I learned about Vincent Horn, "Buddhist Geek," via one of those marvelous Twitter tweets from someone you follow for a reason long forgotten.
Yet you're happy you do, because now and then they share a link that clues you in to a interesting perspective.
Such as Horn's "The Place of Practice: Integrating Perspectives and Clinging to Nothing." He addresses a question that has often come to my mind as I've pondered non-dual philosophies which claim that everything is absolutely as it should be, just as it is.
(Obviously there's a lot more to nondualism. But if things aren't two -- nondual -- then they're pretty damn close to being one, if not exactly that. And in oneness there's no possiblility of something being other than the unity that it is.)
The Buddhist Geek says:
From one perspective there is absolutely no need to practice. From another perspective, practice is essential. Why is it that both are true, and how do we keep from not deluding ourselves as to which is helpful at any given time?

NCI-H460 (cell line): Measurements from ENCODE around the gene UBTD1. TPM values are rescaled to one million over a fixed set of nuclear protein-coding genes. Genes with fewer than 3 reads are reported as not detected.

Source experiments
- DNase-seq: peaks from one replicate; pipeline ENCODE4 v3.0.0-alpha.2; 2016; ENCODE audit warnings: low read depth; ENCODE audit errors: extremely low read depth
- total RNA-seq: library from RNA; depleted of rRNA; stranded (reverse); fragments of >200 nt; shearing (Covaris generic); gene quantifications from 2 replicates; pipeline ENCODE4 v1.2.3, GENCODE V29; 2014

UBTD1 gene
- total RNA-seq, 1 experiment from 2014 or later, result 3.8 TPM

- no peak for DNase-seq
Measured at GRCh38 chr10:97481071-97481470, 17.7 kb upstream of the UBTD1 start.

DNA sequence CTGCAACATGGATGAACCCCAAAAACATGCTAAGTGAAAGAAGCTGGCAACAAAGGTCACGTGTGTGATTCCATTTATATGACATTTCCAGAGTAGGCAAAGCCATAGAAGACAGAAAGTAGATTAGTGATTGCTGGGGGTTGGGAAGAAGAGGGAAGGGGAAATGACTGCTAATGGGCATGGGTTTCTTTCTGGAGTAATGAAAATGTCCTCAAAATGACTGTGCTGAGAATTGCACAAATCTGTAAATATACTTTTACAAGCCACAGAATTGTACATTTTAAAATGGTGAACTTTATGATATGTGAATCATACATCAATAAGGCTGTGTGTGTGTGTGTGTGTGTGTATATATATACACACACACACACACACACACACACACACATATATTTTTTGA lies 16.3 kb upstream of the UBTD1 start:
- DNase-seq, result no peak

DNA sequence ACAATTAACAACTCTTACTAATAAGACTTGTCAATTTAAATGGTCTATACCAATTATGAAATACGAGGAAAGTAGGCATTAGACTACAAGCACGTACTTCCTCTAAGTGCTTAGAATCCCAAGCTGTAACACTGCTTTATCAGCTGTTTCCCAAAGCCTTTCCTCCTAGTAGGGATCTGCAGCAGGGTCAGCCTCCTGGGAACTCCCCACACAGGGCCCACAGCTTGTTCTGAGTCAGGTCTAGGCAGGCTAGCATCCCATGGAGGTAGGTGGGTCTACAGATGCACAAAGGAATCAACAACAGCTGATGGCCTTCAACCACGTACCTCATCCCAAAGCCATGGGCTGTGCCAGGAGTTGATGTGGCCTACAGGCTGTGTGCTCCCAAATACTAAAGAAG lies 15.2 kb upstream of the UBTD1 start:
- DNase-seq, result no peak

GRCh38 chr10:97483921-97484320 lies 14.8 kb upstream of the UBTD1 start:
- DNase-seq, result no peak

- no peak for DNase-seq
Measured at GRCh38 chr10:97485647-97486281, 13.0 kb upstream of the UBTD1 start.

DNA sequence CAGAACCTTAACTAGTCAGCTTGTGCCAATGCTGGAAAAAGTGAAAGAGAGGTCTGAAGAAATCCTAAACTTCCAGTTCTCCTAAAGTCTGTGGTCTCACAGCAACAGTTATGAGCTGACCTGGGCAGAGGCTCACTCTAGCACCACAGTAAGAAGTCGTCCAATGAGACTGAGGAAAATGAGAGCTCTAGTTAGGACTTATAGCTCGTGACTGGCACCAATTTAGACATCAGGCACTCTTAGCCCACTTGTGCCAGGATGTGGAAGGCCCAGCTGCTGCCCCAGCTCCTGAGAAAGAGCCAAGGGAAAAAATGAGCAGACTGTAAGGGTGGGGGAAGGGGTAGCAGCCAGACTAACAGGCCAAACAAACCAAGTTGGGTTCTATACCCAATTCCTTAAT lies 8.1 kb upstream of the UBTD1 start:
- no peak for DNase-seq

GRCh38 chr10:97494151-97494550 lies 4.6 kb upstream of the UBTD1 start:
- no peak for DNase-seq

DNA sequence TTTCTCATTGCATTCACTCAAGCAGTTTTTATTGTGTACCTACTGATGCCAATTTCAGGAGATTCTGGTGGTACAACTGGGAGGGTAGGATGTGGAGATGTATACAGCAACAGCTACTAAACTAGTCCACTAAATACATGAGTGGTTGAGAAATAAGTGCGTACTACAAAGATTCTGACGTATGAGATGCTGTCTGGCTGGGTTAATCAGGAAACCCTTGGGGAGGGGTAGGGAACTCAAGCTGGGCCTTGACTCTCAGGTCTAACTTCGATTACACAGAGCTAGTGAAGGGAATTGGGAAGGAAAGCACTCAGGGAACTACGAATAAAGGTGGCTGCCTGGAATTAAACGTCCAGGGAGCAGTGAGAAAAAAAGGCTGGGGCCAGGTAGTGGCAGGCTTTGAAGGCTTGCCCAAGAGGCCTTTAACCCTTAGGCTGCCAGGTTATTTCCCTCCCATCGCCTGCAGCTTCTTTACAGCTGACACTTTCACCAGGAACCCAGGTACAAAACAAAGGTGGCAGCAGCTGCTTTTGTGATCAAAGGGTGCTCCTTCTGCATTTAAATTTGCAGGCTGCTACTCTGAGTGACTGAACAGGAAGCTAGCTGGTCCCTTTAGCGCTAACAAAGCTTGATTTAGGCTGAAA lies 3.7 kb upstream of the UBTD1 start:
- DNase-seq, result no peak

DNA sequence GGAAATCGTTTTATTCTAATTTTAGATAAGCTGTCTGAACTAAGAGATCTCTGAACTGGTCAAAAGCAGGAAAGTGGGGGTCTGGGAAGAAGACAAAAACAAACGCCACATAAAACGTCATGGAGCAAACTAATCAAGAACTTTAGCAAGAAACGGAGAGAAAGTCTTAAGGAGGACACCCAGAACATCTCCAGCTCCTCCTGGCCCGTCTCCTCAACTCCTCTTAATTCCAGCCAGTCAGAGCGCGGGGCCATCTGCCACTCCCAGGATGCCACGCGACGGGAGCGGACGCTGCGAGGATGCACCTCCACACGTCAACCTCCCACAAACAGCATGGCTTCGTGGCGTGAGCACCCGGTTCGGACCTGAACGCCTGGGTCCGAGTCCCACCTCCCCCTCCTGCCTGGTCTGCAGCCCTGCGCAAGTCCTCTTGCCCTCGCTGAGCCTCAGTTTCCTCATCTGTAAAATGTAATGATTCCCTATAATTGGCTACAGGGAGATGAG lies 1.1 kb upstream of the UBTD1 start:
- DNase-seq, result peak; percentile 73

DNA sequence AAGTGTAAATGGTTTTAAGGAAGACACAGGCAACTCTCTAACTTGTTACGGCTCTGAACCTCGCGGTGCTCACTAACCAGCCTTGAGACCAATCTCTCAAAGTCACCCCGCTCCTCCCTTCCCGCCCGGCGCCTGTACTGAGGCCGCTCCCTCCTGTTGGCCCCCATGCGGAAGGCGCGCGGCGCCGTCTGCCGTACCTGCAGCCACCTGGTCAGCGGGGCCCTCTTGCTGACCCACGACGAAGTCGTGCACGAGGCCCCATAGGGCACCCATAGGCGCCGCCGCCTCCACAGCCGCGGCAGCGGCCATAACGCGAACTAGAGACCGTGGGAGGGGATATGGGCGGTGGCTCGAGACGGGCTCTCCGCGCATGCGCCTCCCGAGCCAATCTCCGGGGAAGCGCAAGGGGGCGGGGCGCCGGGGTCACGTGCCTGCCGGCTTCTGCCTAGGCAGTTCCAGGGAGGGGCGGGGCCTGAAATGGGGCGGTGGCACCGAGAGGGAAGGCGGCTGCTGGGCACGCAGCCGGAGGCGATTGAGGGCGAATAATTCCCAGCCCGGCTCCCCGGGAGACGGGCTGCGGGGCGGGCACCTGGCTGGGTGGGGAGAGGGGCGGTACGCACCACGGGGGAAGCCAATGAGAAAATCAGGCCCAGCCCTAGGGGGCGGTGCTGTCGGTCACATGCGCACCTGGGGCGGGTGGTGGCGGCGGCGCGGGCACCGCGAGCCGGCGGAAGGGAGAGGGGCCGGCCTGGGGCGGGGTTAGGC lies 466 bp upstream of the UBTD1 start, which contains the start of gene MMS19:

So, let’s take the first perspective, which we could call the non-dual perspective. In any given moment we may really get—or “understand,” or “know,” or “experience”—that this is it. “This is it” simply means that this moment is already as complete, full, & sacred as it will ever be, no matter the content or intensity of the experience.
...But the fact is, we don’t always get that. It may always be available as a potential understanding, or as some non-dual teachers propose may always be the case (though I don’t like to speculate on what is ALWAYS the case). But if it isn’t the case in this moment, then the other perspective, that “practice is essential” must be honored.
By the end of his short essay I think Horn comes to about the same conclusion that popped into my own psyche when I read about his two perspectives. Namely, that if everything is fine just as it is, then feeling this isn't fine also is fine.
As is engaging in spiritual practices aimed at bringing about a realization that there's no need to engage in any spiritual practice. Hey, if this wasn't fine, a whole lot of gurus, masters, meditation teachers, and the like would be out of jobs.
Though that would be fine too.